However the elder Buchanan brothers, who founded the mill, were a bit wayward in their business methods and could not make it pay and went bankrupt. George, personally, burnt through £50,000 in six years and John had previously had his business practices questioned when as a young man he was given a position of book-keeper in his uncle’s firm but got the sack for failing to provide any accounts. Archibald, though was more steadfast was an important character in the history of the Scottish cotton industry. Firstly and Deanston, then at Ballindaloch, and finally at Catrine, which he managed for the last 40 years of his life. In all of these he applied Arkwright principles but with his own technical innovations.

As far as Deanston is concerned, his other important contribution was to train his nephew John Smith, who lived with him at Catrine. In 1806 Kirkman Finlay, a cousin, bought Deanston from the floundering Benjamin Flounders and a nineteen year old Smith was made manager and organised the enterprise according to the principles learnt from his uncle who had in turn learnt them from Richard Arkwright. Like his uncle, but unlike Arkwright (who failed to make any significant mechanical developments after the carding engine) he continued to be technically innovative throughout his life. He was by far the most important character in the history of Deanston mill and is responsible for the way it looks today. The works he put in place included: new lade, new dam, embankment walls along the Teith, housing, new roadways, a gas works, a new mill and weaving shed and great water wheels.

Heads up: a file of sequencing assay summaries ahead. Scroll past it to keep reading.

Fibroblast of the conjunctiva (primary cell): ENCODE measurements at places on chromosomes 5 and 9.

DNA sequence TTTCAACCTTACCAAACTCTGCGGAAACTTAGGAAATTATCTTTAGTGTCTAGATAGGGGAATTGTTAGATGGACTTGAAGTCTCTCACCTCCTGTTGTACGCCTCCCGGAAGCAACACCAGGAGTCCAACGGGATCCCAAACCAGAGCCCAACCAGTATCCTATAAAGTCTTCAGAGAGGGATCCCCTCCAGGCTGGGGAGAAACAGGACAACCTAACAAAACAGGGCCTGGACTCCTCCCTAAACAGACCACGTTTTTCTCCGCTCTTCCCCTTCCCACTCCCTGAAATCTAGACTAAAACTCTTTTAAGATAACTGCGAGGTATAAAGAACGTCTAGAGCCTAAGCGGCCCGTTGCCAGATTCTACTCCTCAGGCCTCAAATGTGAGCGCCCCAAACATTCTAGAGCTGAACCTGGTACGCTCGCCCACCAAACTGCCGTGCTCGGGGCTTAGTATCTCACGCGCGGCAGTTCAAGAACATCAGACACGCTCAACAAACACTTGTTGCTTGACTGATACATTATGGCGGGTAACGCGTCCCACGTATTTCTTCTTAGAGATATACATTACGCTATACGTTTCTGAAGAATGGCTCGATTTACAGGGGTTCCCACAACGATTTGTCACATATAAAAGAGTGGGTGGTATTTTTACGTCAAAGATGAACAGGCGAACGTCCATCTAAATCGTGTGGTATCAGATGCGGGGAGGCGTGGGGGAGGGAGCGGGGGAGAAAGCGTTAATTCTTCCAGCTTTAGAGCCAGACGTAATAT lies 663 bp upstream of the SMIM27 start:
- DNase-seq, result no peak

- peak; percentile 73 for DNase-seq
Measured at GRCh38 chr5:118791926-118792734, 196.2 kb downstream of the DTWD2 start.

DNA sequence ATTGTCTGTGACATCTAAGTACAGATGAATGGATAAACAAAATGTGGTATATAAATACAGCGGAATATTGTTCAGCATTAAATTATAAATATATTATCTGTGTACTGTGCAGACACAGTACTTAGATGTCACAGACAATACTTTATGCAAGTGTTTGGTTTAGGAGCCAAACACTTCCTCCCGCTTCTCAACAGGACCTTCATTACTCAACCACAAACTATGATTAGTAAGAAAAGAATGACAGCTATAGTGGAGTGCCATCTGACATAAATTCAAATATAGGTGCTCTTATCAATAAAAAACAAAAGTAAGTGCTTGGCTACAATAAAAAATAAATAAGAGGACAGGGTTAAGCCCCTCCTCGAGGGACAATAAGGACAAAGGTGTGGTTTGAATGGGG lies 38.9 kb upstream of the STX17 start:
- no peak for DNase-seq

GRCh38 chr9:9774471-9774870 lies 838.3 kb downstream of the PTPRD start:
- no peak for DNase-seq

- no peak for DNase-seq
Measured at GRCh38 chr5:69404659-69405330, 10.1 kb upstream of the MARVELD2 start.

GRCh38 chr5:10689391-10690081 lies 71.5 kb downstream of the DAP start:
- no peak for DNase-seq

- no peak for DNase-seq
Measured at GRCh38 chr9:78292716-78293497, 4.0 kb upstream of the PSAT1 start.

The Factory System

Archibald Buchanan recounted in 1833 how he reorganised the Catrine Mills along Arkwright lines (James Smith used exactly the same system):